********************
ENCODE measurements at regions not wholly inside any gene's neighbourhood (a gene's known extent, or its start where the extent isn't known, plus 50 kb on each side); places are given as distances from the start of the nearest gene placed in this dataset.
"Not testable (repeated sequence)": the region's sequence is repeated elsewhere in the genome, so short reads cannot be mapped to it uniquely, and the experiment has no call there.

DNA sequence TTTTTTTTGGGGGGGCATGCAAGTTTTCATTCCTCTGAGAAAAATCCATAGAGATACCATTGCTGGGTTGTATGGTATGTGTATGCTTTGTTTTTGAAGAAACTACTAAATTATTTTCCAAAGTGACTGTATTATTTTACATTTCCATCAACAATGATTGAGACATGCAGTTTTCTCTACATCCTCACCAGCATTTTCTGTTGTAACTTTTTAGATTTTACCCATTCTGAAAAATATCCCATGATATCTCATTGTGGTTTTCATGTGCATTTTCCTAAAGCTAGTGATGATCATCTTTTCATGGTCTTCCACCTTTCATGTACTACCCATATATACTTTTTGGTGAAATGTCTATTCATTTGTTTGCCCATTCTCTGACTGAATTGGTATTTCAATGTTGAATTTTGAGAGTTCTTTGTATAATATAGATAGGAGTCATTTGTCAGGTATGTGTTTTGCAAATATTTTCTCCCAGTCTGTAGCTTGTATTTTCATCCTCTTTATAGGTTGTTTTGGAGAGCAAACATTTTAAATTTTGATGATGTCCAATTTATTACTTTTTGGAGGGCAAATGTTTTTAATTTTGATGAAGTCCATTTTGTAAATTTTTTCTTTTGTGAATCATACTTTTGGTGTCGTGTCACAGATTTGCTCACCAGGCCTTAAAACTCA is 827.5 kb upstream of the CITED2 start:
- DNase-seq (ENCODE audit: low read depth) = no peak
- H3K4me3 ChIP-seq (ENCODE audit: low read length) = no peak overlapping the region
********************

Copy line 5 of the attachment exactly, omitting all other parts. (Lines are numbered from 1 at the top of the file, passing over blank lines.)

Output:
- H3K4me3 ChIP-seq (ENCODE audit: low read length) = no peak overlapping the region